That’s almost 10% savings if you do it now rather than wait, AND the better qualified person is available now. In one year that person may not only be at a higher cost, but they may not even be available for project/contract work. In a year you’ll end up settling for someone at a higher rate and less experience. That’s no good.

Yes, it’s tough. Everyone knows it, but save the money now when it comes to IT projects. It will benefit you and your organization. We’re in business to earn money, and sometimes we don’t know how to take advantage in a down economy. This is just one way.

What does ASAP mean to you?

Staffing firms can have a different concept of time than clients. We typically interview 10 to 20 IT candidates a week with all different types of skills and experience. That doesn’t necessarily mean we interview 10-20 .NET developers or 10-20 help desk analysts. Each person is different. Ten percent of those candidates are exceptional. Exceptional is having a great, marketable, skill set, good experience, and someone that can be of value to a company. They can actually save time or money for a client. These people do not hang around on the market forever. Many can be registered with multiple staffing firms to ensure they’re covering ground. These folks may not be as networked as some of the heavy hitters. A ‘heavy hitter’ could have offers in one day from multiple sources and usually doesn’t need a firm to help them find something. Many candidates have many irons in the fire. They are continuing their search even after they’ve registered with a firm, most encourage this. Why? Putting the burden on one firm can weigh heavy on a recruiter that doesn’t deliver. After all, firms are just an additional resource, not a be all end all. I have seen people get jobs because a client drags feet on making a decision. It happens, and it sets the whole process that lead up to the ‘yes, we’d like jane/john to start’ backwards.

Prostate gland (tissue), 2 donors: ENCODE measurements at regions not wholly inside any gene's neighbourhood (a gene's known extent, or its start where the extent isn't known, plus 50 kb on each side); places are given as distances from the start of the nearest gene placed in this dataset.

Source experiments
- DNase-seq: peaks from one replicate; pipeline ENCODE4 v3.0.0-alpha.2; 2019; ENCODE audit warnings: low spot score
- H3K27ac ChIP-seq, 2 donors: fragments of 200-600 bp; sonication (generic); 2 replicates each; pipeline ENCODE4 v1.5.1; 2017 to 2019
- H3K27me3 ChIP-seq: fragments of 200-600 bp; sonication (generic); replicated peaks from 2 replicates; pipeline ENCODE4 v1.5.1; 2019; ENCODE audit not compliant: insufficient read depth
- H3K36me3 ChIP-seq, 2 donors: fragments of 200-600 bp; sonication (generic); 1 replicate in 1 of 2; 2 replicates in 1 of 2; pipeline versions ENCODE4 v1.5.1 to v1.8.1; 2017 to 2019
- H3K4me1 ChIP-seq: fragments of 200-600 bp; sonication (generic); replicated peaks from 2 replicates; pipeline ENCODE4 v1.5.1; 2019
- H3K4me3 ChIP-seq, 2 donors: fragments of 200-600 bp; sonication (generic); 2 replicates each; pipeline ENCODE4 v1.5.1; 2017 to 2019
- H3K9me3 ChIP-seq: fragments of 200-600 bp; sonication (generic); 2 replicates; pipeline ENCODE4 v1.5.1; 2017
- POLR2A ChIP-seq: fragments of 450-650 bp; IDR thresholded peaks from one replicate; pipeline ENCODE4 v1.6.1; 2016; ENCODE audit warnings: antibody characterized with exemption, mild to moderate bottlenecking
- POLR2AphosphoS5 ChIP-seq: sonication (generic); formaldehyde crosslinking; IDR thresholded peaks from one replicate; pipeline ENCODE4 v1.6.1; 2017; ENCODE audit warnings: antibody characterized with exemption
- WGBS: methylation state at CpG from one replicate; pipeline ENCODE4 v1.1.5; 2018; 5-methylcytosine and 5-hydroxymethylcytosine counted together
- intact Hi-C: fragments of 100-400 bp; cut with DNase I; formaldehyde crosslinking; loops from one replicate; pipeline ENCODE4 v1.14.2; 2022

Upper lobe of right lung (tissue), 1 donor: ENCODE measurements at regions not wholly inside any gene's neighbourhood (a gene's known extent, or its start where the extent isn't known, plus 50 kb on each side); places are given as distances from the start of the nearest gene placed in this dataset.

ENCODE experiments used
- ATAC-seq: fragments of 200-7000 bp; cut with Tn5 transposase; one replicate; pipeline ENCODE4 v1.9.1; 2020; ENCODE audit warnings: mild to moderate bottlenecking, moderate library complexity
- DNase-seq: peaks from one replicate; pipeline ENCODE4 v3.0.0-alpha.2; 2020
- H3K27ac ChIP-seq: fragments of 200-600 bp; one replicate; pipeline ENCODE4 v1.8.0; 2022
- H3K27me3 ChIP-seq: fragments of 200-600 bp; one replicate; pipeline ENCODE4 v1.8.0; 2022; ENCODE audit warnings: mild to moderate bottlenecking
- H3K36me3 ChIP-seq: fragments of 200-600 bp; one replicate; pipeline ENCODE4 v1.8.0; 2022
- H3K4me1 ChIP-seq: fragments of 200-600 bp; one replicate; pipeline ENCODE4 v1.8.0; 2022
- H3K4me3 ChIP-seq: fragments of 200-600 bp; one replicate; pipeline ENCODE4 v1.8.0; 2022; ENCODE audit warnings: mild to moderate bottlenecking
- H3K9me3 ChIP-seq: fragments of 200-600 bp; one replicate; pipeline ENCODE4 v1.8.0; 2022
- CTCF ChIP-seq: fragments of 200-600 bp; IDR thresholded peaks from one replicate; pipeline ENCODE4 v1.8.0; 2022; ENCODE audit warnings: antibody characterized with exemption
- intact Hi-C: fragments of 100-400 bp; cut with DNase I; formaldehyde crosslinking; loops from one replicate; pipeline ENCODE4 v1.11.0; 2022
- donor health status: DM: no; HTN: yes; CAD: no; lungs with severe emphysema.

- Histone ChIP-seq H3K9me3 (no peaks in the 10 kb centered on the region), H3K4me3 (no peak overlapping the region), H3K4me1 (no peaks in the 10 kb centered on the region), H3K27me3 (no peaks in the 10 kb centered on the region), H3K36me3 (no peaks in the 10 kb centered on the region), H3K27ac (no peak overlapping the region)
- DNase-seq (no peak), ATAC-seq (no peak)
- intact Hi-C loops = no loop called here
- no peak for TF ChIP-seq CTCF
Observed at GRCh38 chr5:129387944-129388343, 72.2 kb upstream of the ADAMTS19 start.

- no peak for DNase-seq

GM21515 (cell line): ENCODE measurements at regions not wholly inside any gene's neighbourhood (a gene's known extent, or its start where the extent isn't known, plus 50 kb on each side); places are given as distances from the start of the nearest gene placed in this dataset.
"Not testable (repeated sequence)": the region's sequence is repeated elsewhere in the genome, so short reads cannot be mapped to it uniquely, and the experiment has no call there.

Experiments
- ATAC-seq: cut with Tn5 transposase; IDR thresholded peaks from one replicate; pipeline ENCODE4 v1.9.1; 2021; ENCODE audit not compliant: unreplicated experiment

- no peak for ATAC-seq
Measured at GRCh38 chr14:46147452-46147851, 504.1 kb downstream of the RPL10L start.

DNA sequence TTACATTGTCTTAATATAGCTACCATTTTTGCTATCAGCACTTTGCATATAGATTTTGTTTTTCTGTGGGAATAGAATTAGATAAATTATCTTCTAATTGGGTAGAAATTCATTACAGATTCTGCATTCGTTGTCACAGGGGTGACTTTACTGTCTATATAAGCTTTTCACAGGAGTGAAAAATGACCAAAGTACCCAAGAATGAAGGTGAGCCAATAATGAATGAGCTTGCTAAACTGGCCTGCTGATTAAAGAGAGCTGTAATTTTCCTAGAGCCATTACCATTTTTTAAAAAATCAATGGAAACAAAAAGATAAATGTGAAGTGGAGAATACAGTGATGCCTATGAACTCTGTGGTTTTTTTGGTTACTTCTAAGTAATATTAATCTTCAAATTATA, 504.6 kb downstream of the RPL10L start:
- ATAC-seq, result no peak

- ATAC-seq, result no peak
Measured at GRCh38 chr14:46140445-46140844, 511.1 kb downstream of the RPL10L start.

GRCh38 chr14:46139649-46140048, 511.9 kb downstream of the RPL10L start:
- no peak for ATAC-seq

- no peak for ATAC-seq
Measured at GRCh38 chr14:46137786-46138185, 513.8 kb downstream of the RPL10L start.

We typically ask ‘how soon do you need someone in the role?’ This gives us a sense of urgency. You can’t imagine how many IT managers will say ASAP. ASAP has meant as soon as possible to me for as long as I can remember. It’s not until I ask if we have the right person can they start at 8am tomorrow morning do I find out what ASAP means.

IT Staffing Today